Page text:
“She tried to leave after a week and a half,” Kim said. “She walked out – it was a 30-day program – and she called us up and said, ‘I’m leaving. You need to come get me.’ The counselor at that point had arranged a phone meeting with me and said, ‘Don’t come get her.’ Once she realized we weren’t going to get her, she went back to the rehab facility and checked herself back in.”
Samantha spent Christmas 2013 in rehab and completed the 30 days. Did it help?
“I liked to think it did,” said Chris, who joined his family in Arizona in February 2014. “Things seemed to be OK. She was smoking pot, which I never agreed with, but everybody tried, more or less, to convince me it was the better alternative, so I tried to ride with it.”
Samantha found a job at a fast-food restaurant, along with heroin from one of her co-workers, which triggered a relapse. The family returned to Illinois and their former jobs in April, Kim and Chris said.
Kim pushed rules and rehabilitation. Chris said loved ones insisted Samantha must hit “rock bottom” before she might seek help. Samantha had a total of five stays in rehabilitation and was in and out of jail for drug possession, Kim said.
The 90-day rehabilitation at the end of 2015 worked well for Samantha. She had a year of sobriety until Kim’s aunt died in July 2017. At that point, Samantha went on Vivitrol, a brand name for naltrexone, an opioid blocker, which also worked well for Samantha, Kim said.
Until January 2018, when Samantha missed her Vivitrol injection by one day.
“She went and used again,” Kim said. “And that led to eight overdoses in 30 days.”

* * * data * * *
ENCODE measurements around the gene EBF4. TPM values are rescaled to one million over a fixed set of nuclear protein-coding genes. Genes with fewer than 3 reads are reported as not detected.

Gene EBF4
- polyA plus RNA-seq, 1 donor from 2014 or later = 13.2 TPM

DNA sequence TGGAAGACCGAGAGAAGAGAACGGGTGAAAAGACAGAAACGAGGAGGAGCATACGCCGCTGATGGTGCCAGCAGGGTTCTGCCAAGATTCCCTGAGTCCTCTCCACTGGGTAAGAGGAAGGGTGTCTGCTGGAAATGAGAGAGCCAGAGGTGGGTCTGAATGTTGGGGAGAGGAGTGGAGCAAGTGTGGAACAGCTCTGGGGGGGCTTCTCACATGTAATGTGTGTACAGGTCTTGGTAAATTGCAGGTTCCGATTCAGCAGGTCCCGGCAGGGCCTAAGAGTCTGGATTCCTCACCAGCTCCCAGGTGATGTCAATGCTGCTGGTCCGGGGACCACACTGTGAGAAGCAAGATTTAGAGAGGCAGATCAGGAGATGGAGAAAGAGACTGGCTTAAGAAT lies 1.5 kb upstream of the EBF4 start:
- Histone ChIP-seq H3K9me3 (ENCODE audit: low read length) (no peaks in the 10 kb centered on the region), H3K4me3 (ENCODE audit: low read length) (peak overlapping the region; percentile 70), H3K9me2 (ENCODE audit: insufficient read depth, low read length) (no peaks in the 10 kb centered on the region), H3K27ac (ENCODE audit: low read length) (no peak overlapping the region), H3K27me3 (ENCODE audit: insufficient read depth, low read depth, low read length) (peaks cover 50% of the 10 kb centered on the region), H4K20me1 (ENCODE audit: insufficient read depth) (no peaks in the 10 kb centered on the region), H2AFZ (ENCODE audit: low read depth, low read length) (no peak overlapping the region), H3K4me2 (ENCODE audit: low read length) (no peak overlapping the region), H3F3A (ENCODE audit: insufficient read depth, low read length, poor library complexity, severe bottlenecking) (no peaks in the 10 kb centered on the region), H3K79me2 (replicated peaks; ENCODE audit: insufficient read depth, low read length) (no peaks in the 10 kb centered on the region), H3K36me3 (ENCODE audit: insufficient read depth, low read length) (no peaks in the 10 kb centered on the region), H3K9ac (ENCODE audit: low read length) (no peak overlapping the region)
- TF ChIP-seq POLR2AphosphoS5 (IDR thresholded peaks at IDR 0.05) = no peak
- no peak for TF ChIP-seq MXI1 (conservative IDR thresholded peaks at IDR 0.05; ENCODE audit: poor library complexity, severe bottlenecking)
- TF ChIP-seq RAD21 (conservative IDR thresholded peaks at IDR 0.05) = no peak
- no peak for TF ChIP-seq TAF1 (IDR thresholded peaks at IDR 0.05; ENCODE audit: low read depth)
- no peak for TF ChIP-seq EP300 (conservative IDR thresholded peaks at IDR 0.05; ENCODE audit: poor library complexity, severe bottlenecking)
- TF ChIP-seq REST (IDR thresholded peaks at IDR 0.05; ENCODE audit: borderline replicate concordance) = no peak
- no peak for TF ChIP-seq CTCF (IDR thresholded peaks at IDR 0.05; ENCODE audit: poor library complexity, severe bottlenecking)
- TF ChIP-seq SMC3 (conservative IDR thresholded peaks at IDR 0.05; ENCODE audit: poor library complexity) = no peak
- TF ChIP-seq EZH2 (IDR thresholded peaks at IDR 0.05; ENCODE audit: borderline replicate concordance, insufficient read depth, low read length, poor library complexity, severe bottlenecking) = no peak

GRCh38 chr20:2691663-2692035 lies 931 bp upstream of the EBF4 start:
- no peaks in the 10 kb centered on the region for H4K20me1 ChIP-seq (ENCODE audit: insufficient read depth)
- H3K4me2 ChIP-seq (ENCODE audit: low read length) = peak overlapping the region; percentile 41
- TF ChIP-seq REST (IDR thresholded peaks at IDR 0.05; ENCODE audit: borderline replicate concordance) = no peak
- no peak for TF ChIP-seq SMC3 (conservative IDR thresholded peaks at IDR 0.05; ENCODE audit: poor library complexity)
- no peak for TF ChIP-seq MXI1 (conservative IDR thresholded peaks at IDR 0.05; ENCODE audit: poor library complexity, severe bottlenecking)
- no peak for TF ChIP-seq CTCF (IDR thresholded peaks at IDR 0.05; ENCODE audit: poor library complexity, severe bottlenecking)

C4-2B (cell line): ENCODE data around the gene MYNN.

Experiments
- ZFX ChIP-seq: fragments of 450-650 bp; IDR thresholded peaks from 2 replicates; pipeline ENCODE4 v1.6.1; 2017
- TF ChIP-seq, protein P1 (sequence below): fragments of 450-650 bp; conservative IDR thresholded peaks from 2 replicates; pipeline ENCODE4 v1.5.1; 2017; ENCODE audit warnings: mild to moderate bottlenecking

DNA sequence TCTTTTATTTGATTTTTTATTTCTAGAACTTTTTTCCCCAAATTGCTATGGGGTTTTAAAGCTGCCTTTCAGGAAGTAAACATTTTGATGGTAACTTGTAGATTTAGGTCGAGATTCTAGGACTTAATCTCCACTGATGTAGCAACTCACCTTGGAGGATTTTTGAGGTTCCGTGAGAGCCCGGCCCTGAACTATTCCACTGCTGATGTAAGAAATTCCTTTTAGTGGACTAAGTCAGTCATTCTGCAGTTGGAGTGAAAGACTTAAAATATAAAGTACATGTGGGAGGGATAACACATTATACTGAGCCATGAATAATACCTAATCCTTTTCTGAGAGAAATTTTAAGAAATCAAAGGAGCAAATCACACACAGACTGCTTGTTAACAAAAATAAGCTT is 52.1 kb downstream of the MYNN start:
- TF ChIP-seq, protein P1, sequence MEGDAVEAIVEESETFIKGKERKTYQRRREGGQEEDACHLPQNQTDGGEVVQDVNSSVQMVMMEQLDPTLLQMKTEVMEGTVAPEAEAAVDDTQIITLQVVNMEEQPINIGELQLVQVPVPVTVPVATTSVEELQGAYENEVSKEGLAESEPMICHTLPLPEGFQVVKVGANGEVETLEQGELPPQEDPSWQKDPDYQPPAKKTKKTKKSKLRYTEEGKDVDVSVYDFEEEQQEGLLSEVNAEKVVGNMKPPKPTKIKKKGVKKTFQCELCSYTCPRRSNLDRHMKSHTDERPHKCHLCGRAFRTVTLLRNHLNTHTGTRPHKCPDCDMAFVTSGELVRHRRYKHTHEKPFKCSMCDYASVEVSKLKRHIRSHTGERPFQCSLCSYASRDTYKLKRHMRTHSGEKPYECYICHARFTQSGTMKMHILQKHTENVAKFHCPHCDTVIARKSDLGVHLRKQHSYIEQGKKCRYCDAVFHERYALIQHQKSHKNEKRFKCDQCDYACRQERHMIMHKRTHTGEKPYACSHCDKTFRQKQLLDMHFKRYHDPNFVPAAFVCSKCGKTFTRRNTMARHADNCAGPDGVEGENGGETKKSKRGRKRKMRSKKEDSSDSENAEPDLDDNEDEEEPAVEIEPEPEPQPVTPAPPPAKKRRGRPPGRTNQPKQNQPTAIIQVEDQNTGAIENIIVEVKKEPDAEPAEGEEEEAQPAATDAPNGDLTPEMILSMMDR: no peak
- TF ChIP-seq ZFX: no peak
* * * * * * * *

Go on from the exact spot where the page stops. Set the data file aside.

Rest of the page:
Samantha went back on the Vivitrol and became pregnant in April. But Kim said she and Chris did not know about the pregnancy until August. At that point, Samantha had to go off the Vivitrol because it’s not approved for use in pregnant women, Kim said.
Kim said she begged health providers to reconsider. Chris said Samantha was prescribed Subutex, the brand name for buprenorphine, an opioid used to treat addictions. Chris said the Subutex, “didn’t do squat.”
The baby was due Jan. 3. Samantha died Nov. 3 from an overdose of fentanyl.
Kim said the night it happened, Chris was out of town and Samantha was visiting a relative. Kim had gone to bed and Samantha woke her up when she came home, letting Kim know she was going to take a bath.
Periodically Kim awakened and heard the bathroom fan, signs Samantha still was in the bath. Finally, Kim was wide awake, realizing Samantha was taking a very long bath. She got up to check.
“She was face-down in the bathtub,” Kim said.
Before running for the Narcan, the brand name for naloxone, which treats overdoses, an act now habit, Kim looked at the ceiling for strength and thought, ‘I guess today is the day.’ ”
Why are Kim and Chris telling Samantha’s story? Because they want real change.
Kim wants Vivitrol approved for pregnant women. She wants overdoses classified as suicide attempts. She wants people to understand the impact addiction has on the addict’s brain.
“I want everybody to know change needs to happen with the way everybody, society, treats addicts,” Kim said. “Addiction affects more families than people are aware of … this can happen to anyone: rich, poor, good or bad. And it destroys families. It took my only child and my only grandchild from me. Change needs to happen. And I’m going to fight for that.”